COPY: Dietary Fiber Quiz

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9 Questions

What is the recommended daily intake of dietary fiber for adult men ages 19-50 according to the National Academy of Medicine?

Which type of fiber is associated with reducing the risk of diabetes?

What is the preferred energy source for colonic cells?

Which food sources are rich in dietary fiber?

What is the recommended daily intake of dietary fiber for healthy adults according to the British Nutrition Foundation?

What is the definition of soluble fiber according to the American Association of Cereal Chemists?

What is the role of dietary fiber in cholesterol metabolism?

What is the effect of adding viscous polysaccharides to carbohydrate meals?

What is the effect of dietary fiber on the gastrointestinal system?

Summary

Dietary fiber is the portion of plant-derived food that cannot be completely broken down by human digestive enzymes. It has two main components: soluble fiber and insoluble fiber. Soluble fiber is generally fermented in the colon into gases and physiologically active by-products, while insoluble fiber is inert to digestive enzymes. A diet high in regular fiber consumption is generally associated with supporting health and lowering the risk of several diseases. Food sources of dietary fiber include legumes, whole grains and cereals, vegetables, fruits, and nuts or seeds. Bulking fibers, viscous fibers, and fermentable fibers all have different effects on the gastrointestinal system. Soluble fibers such as beta-glucans from oats or barley have been established to lower blood levels of LDL cholesterol. Insoluble fiber is associated with reduced risk of diabetes, but the mechanism by which this is achieved is unknown. Dietary fiber has importance in the diet, with regulatory authorities in many developed countries recommending increases in fiber intake. Adding viscous polysaccharides to carbohydrate meals can reduce post-prandial blood glucose concentrations. The effects of dietary fiber in the colon are on the absorption of nutrients, production of short-chain fatty acids, and the size and metabolic activity of the gut microbiota.Dietary Fiber: Its Health Benefits, Effects, and Recommendations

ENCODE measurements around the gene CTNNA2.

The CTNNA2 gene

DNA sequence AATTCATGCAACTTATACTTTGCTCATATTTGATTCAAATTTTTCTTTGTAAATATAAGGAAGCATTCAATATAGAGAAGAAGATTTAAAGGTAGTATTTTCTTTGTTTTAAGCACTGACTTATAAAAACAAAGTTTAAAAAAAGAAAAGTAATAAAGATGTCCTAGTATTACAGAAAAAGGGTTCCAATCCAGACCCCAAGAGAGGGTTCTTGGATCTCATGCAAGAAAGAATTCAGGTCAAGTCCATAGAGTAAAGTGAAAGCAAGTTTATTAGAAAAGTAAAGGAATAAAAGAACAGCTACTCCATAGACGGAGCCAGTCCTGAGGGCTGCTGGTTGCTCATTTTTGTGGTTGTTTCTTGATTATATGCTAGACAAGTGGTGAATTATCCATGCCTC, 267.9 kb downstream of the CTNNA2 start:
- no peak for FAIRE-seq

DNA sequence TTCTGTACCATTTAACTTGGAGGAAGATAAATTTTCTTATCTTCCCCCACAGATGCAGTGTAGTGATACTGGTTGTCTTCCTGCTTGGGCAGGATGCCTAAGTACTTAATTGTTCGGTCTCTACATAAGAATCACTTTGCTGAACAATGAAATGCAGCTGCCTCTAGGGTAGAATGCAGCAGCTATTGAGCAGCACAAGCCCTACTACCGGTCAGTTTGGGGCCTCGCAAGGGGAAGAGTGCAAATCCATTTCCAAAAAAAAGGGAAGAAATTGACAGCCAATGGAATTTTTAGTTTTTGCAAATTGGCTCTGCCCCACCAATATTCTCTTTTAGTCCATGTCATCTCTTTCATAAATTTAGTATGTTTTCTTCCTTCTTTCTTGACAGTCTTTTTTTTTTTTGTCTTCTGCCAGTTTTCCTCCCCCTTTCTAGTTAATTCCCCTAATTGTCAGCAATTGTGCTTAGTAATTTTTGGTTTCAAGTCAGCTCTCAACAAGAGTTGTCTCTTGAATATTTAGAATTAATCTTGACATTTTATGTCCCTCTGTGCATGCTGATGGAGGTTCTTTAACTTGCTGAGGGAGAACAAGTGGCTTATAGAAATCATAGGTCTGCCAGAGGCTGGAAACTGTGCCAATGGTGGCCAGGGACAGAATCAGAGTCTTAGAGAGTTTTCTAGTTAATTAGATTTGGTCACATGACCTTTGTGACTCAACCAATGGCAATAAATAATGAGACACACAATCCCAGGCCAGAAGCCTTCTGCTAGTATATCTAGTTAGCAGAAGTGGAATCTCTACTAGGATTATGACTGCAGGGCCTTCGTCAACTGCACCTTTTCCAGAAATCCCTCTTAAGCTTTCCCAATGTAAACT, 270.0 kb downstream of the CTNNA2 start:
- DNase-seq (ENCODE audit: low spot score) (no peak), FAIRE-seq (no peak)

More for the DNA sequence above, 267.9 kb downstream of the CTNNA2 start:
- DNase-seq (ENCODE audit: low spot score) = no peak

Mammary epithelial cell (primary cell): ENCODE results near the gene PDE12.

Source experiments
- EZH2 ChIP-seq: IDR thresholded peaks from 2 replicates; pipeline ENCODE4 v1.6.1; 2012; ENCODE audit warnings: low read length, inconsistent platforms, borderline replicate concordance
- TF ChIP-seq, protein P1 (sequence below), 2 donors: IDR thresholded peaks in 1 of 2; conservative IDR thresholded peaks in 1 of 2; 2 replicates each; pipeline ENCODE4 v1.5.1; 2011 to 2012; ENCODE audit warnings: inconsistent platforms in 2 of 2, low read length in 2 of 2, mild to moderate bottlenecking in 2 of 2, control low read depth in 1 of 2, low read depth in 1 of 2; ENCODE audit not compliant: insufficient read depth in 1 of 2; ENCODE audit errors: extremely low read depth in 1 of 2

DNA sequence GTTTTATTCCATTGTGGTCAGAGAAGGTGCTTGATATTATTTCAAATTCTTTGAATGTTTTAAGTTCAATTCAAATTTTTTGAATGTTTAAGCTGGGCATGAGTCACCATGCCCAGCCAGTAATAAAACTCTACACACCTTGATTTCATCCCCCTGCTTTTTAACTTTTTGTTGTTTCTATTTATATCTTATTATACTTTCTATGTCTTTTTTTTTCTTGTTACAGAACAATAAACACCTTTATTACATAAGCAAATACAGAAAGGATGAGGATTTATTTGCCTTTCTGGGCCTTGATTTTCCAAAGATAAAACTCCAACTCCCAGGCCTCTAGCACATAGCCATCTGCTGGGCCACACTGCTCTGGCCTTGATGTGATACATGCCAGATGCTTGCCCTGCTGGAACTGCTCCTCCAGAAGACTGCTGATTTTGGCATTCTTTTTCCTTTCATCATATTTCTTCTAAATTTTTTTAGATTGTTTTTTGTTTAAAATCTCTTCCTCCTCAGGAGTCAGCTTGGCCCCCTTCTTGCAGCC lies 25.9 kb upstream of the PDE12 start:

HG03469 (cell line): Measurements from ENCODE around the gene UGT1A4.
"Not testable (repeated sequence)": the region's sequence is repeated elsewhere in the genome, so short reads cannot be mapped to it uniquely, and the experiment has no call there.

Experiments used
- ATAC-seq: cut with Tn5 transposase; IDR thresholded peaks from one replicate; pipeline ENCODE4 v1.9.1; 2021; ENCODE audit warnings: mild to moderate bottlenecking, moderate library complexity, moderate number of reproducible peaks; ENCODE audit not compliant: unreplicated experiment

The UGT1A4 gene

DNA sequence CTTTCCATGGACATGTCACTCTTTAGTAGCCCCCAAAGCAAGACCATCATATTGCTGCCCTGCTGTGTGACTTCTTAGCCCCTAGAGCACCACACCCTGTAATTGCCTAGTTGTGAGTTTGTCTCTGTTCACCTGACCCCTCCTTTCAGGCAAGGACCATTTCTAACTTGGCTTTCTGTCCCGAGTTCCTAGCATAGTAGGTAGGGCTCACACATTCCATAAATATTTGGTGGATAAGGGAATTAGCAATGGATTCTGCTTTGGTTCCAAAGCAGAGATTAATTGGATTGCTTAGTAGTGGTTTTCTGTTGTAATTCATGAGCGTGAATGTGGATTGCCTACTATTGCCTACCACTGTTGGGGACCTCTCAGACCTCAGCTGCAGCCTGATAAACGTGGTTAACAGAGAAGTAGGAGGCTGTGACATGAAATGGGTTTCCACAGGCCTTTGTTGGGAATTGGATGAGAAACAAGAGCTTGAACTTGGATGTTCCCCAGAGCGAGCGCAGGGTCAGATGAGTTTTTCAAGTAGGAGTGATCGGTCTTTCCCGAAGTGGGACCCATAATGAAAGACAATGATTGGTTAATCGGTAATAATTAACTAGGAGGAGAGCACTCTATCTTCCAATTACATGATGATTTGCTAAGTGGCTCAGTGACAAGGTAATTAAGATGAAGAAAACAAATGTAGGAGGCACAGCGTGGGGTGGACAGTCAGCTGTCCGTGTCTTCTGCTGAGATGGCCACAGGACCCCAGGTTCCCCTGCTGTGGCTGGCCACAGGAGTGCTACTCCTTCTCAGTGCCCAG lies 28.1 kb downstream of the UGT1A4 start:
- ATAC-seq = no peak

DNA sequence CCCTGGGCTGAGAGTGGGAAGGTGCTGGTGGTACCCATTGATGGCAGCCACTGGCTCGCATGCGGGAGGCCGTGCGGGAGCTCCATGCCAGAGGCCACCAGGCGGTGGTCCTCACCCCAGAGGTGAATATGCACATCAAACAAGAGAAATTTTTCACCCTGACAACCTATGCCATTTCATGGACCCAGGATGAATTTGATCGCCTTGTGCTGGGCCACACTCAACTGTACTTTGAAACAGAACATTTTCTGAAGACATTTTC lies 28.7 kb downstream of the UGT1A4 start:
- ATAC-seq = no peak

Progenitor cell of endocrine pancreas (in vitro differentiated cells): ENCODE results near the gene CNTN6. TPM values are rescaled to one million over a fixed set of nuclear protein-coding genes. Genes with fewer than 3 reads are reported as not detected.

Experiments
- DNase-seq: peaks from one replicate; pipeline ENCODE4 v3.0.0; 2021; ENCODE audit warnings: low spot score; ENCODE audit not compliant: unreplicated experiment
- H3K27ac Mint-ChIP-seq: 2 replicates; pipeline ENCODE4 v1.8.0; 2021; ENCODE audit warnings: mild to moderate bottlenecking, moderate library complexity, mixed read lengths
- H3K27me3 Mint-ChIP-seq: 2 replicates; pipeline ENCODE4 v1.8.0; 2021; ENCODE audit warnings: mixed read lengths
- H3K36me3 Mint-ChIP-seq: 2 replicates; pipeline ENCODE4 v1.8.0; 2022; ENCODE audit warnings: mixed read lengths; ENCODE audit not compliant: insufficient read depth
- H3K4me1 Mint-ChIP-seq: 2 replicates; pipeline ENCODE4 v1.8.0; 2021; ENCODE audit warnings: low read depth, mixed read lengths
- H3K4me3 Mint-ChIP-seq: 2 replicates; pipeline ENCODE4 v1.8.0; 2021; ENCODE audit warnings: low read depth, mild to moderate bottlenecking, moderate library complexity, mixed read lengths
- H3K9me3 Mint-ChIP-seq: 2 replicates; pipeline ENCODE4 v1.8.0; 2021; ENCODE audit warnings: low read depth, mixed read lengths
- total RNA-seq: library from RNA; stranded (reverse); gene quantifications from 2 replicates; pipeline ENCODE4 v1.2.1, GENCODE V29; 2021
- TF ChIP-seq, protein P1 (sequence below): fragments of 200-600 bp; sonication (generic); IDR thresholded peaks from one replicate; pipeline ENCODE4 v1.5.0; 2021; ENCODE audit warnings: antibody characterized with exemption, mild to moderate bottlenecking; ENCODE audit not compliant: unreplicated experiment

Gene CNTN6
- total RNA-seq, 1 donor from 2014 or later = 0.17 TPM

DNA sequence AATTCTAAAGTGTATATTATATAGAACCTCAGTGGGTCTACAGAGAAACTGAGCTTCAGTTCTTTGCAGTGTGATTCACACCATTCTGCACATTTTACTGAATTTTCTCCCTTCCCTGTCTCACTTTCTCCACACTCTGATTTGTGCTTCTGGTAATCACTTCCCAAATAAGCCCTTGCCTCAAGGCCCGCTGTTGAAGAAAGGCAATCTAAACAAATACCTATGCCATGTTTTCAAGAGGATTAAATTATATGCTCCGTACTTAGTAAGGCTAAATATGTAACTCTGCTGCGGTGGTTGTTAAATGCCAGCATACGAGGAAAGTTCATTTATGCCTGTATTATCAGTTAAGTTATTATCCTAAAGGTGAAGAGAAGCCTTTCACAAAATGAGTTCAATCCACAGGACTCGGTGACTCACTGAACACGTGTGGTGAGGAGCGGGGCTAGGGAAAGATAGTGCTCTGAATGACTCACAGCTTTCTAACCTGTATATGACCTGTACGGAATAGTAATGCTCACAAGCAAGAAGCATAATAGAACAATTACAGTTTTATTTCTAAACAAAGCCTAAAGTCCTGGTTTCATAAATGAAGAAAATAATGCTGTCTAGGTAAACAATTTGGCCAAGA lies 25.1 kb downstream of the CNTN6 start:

• Certain non-absorbed carbohydrates can be fermented into short-chain fatty acids (SCFA) in the colon, which can be absorbed by the colonic mucosa. Butyric acid is the preferred energy source for colonic cells.
  • Dietary fiber can affect cholesterol metabolism by reducing the reabsorption of bile acids in the ileum, which has several direct effects.
  • Fecal weight is dictated by water distribution in the colon and the amount of fiber consumed.
  • Fiber can affect health through mechanisms such as reducing the risk of several cancers, cardiovascular diseases, and type II diabetes.
  • Fiber does not bind to minerals and vitamins and may even improve their absorption.
  • The European Food Safety Authority recommends 25 grams of dietary fiber per day for normal laxation in adults.
  • The United States National Academy of Medicine recommends 38 grams of dietary fiber per day for adult men ages 19–50, 30 grams for men 51 and older, 25 grams for women ages 19–50, and 21 grams for women 51 and older.
  • North Americans consume less than 50% of the recommended dietary fiber levels for good health.
  • The British Nutrition Foundation recommends a daily minimum intake of 30 grams of dietary fiber for healthy adults.
  • Soluble fiber is defined by the American Association of Cereal Chemists as "the edible parts of plants or similar carbohydrates resistant to digestion and absorption in the human small intestine with complete or partial fermentation in the large intestine."
  • Fermentable fiber can be changed into short-chain fatty acids (SCFA) in the colon, which are involved in numerous physiological processes promoting health.
  • The FDA allows manufacturers of foods containing specific amounts of psyllium husk, oat or barley soluble fiber to claim that regular consumption may reduce the risk of heart disease.

Description

How much do you know about dietary fiber and its impact on health? Test your knowledge with our quiz! From the different types of fiber to their effects on the gastrointestinal system, this quiz covers all aspects of dietary fiber. Learn about the recommended daily fiber intake and how it can reduce the risk of several diseases. Challenge yourself and see how much you know about this important aspect of nutrition!

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